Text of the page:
Crash vs Kip - What's the difference?
Crash is a synonym of kip.
As nouns the difference between crash and kip
is that crash
is an automobile, airplane, or other vehicle accident or crash
can be (fibre) plain linen while kip
is the untanned of a young or small beast, such as a calf, lamb, or young goat or kip
can be (informal|chiefly uk) a place to sleep; a rooming house; a bed or kip
can be a unit of force equal to 1000 pounds-force (lbf) (444822 kilonewtons or 444822 newtons); occasionally called the kilopound or kip
can be the unit of currency in laos, divided into 100 att, symbol , abbreviation lak or kip
can be (gymnastics) a basic skill or maneuver in used, for example, as a way of mounting the bar in a front support position, or achieving a handstand from a hanging position in its basic form, the legs are swung forward and upward by bending the hips, then suddenly down again, which gives the upward impulse to the body.
As verbs the difference between crash and kip
is that crash
is to collide with something destructively, fall or come down violently while kip
is (informal|chiefly uk) to sleep; often with the connotation of a temporary or charitable situation, or one borne out of necessity.
As a adjective crash
is quick, fast, intensive.
From (etyl) (m), (for form development compare (m), (m), (m)).
An automobile, airplane, or other vehicle accident.
- She broke two bones in her body in a car crash .
A computer malfunction that is caused by faulty software, and makes the system either partially or totally inoperable.
- Nobody survived the plane crash
A loud sound as made for example by cymbals.
- My computer had a crash so I had to reboot it.
A sudden large decline of business or the prices of stocks (especially one that causes additional failures)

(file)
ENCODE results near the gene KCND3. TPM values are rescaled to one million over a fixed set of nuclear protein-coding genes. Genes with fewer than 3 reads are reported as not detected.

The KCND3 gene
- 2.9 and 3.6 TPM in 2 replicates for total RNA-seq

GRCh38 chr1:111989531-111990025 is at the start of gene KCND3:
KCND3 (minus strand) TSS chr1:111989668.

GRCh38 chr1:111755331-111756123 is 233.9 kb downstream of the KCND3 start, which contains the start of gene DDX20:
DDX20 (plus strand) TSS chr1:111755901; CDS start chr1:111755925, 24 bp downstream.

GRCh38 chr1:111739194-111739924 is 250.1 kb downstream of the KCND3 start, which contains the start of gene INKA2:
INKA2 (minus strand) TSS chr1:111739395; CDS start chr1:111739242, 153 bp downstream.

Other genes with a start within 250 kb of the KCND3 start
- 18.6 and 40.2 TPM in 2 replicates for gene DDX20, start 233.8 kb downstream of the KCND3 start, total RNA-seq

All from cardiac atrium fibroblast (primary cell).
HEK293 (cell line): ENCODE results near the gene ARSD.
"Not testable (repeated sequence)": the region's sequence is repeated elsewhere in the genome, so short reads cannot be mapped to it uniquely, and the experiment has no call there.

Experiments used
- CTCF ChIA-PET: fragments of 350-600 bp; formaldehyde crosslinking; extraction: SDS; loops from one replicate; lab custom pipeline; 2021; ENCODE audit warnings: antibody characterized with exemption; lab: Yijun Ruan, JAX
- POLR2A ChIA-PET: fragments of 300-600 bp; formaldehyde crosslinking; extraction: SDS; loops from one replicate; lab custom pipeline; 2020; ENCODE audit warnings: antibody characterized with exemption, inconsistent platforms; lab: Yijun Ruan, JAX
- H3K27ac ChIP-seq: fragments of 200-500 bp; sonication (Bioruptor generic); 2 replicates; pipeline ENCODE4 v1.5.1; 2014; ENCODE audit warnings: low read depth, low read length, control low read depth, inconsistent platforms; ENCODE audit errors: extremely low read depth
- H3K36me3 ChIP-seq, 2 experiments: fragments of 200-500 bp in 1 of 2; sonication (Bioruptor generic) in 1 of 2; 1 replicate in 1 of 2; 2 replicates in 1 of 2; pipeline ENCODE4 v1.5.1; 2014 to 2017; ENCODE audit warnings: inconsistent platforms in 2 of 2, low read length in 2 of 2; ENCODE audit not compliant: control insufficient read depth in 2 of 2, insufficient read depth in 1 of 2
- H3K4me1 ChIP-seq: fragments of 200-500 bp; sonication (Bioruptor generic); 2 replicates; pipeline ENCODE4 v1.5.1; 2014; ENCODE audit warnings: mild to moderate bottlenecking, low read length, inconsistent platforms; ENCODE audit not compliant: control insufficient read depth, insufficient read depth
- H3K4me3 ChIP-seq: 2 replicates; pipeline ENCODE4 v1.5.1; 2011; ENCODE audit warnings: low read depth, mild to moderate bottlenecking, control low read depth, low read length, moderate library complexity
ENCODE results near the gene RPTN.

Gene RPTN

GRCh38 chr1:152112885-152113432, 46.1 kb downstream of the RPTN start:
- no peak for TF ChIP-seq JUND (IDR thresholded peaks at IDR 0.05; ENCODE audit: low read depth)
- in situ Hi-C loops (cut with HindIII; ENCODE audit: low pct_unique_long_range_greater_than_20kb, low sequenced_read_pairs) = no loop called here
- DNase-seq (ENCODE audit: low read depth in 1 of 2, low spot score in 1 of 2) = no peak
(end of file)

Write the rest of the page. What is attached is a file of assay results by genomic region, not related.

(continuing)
- The piece ended in a crescendo, building up to a crash of cymbals.
A comedown of a drug.
A group of rhinoceroses.
* Patrick F. McManus, “Nincompoopery'' and Other Group Terms”, in ''The Grasshopper Trap , Henry Holt and Company, ISBN 0-8050-0111-5, page 103,
- the stock market ''crash'''
- One of my favorites among the terms of groups of creatures is a crash''''' of rhinoceros. I can imagine an African guide saying to his client, “Shoot, dammit, shoot! Here comes the whole bloody ' crash of rhinoceros!”
* 1998 , E. Melanie Watt, Black Rhinos , page 19
- […] Personally, I think I’d just as soon come across a crash of rhinoceros as a knot of toad.
* 1999 , Edward Osborne Wilson, The Diversity of Life , page 126
- The largest group of black rhinos reported was made up of 13 individuals. A group of rhinos is called a crash .
* 2003 , Claude Herve-Bazin, Judith Farr Kenya and Tanzania , page 23
- Out in the water a crash of rhinoceros-like animals browse belly deep through a bed of aquatic plants.
- The crash of rhinoceros at Tsavo now numbers almost 200.
* crash and burn
* crash course
* stock market crash
quick, fast, intensive
- crash course
- crash diet
To collide with something destructively, fall or come down violently.
To severely damage or destroy something by causing it to collide with something else.
(slang) (via gatecrash) To attend a social event without invitation.